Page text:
to them and convince them that they need treatment. we've got to have that treatment available. law enforcement stands ready to divert these people who are addicted to substances and opioids through treatment. already we have comprehensive programs throughout north carolina where law enforcement is making sure that they're getting into treatment. we are a set of medication-assisted treatment. each individual is different and jeff have healthcare providers deciding what is right for them. we even has some law enforcement agencies who are inviting people with problems to come in and they're promising not to arrest them and to assist them into getting help. so these strategies are positive that we are implementing. they are comprehensive. they're probably 36 or 37 of them. we need to make sure that we
share our data particularly when you have our studies to tell us what's working. we know this law enforcement diversion is working and there is significantly less of a chance that people get rearrested once they are diverted into treatment. so i look forward to hearing your ideas both at this conference, make sure that you let us know what's happening in your state. i know governor baker and and governor christie have had a number of calls with you to let us know what's happening. it's important that you attack it in a comprehensive way, and we have to make sure that we fight this problem on every level from law enforcement to treatment to prevention the education. i've had enough of it and i know you have, too. >> thank you so much. governor baker, you lead the hhs
committee here at nga. can you talk about that experience and would want to go from there? >> i would just say the following. i'm looking at this row of governors in front of us and i know that almost everybody here has persisted in those phone calls that governor cooper was talking about and is doing one way or another with this issue in their own right and in their own state. i can't emphasize enough how important it is that we handle the front end of this, which is the overprescribing of painkiller medication in the united states. we have 5% of the world's population. we consume 80% of the world opioids. there are places all over the globe where people would never get someone and opioid prescription to deal with their particular problem requires they did they would give them one or two instead of 50 or 60. part of the reason why we made training in this mandatory for
anybody graduating from nursing, medical, dental and pharmacy schools is you can't come if you're a carpus, you can't get relicense and let you take and pass the course and this was because so many of the people who have been writing this prescriptions for so many years, when you confront them about it basically say this is a something comes at a part of the curriculum. when you're writing as a u.s. did in 2014, 240 million opioid prescriptions, then you have the substance abuse and mental health administration sink for at a five people who become addicted to heroin started on prescription pain meds, it's pretty clear where the problem came from. if you look at the data associate with the last 15 years and the growth of the opioid epidemic, prescribing as a top line, overdose is a second line and death to opioid in heroin is of the third line. over that period of time it's pretty clear where this came from. one of the things i sort of help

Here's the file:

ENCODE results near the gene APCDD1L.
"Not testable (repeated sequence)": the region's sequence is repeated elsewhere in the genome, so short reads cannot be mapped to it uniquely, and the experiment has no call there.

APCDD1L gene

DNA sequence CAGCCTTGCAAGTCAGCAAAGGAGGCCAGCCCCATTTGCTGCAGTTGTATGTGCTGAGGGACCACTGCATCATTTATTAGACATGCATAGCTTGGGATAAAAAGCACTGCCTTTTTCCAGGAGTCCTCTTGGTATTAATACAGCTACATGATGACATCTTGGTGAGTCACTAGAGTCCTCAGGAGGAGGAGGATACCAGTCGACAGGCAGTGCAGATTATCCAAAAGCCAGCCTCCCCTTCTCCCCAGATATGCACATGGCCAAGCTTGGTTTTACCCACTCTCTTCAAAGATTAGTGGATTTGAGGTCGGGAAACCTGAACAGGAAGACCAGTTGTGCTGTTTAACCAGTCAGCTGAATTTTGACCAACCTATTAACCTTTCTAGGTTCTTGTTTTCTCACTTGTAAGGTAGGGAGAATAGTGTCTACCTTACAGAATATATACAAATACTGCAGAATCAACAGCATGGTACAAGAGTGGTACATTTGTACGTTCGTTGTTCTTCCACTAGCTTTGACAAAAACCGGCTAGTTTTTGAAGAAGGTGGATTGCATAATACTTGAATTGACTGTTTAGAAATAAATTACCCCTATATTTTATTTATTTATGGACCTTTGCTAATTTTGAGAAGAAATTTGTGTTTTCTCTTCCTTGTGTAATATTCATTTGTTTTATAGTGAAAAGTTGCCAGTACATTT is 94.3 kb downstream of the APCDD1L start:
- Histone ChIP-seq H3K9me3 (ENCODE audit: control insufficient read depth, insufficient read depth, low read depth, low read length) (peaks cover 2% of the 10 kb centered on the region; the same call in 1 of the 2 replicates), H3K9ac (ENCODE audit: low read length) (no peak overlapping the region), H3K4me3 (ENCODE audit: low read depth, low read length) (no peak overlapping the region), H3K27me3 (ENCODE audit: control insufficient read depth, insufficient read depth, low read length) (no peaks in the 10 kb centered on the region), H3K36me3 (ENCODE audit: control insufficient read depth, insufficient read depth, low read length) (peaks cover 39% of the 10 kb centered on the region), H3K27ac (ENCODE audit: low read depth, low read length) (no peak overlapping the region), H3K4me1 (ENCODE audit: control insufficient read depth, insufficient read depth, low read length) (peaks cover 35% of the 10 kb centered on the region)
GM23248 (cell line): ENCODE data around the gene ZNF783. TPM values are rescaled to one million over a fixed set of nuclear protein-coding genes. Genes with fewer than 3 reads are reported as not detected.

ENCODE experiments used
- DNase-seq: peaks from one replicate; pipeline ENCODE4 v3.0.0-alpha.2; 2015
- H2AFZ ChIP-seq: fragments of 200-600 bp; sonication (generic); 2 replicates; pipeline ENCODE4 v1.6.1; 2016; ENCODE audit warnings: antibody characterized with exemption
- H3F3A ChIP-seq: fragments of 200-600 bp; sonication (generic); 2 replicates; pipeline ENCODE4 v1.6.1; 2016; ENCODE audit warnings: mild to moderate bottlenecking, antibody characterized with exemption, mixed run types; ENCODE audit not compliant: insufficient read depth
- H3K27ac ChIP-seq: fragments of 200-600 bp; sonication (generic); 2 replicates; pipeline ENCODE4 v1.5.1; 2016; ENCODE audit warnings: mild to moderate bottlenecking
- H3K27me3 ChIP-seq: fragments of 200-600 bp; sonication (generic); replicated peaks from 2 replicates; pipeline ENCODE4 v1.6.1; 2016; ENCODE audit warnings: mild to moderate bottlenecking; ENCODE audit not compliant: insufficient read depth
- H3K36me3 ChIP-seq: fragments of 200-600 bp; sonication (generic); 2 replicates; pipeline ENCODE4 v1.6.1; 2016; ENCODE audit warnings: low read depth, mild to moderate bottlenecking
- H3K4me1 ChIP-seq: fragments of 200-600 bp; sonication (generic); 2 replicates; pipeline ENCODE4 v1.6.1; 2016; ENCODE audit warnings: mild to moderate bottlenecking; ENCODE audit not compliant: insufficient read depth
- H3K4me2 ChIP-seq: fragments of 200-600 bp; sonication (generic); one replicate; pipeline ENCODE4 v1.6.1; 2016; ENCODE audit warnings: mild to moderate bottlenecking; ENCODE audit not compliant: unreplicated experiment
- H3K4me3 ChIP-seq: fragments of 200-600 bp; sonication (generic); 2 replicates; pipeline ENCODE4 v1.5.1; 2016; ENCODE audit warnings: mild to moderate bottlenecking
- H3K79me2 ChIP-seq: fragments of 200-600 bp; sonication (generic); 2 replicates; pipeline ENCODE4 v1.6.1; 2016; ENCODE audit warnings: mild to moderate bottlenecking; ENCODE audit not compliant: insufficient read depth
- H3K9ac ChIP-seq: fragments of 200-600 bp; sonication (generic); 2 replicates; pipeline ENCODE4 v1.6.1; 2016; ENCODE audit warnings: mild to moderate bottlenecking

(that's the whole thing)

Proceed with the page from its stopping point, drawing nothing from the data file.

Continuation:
we get out of this national commission that we're participating in is a much more aggressive stance as a country to the way we handle and it with prescription pain meds. i agree completely with all of the words that were in the commentary about how important it is to focus on the exit strategy right from the start and separate first prescriptions for smalltime stuff from larger prescriptions for people who are dealing with chronic illnesses and terminal disease. .. we have not treated the study
and research on addiction with quite the same focus or quite the same rigor that we treat the study of cardiovascular disease or certain kinds of cancers or other mechanisms and illnesses an cures and therapies come out of a lot of nih work. one of the things i think will be critically important to the whole medical-assisted treatment is much better data on what works and why. one of the things that always bothered me about this when you talk to the folks in the treatment business on this they refer to themselves as providers or methadone providers or vivitrol providers or actually-step folks. now in most or the forms of medicine the way it works is somebody has a tool box and based on best practice standards, historical experience, and tons of bodies of evidence this person is